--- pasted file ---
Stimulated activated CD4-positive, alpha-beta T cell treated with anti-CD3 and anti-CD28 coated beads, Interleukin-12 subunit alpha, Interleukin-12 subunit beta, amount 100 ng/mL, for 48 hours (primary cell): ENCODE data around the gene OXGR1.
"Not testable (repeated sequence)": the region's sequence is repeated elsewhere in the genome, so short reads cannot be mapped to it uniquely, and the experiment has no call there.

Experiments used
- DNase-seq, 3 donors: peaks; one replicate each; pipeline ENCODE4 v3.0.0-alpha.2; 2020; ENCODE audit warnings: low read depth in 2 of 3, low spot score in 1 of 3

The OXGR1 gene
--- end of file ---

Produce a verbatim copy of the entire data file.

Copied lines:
Stimulated activated CD4-positive, alpha-beta T cell treated with anti-CD3 and anti-CD28 coated beads, Interleukin-12 subunit alpha, Interleukin-12 subunit beta, amount 100 ng/mL, for 48 hours (primary cell): ENCODE data around the gene OXGR1.
"Not testable (repeated sequence)": the region's sequence is repeated elsewhere in the genome, so short reads cannot be mapped to it uniquely, and the experiment has no call there.

Experiments used
- DNase-seq, 3 donors: peaks; one replicate each; pipeline ENCODE4 v3.0.0-alpha.2; 2020; ENCODE audit warnings: low read depth in 2 of 3, low spot score in 1 of 3

The OXGR1 gene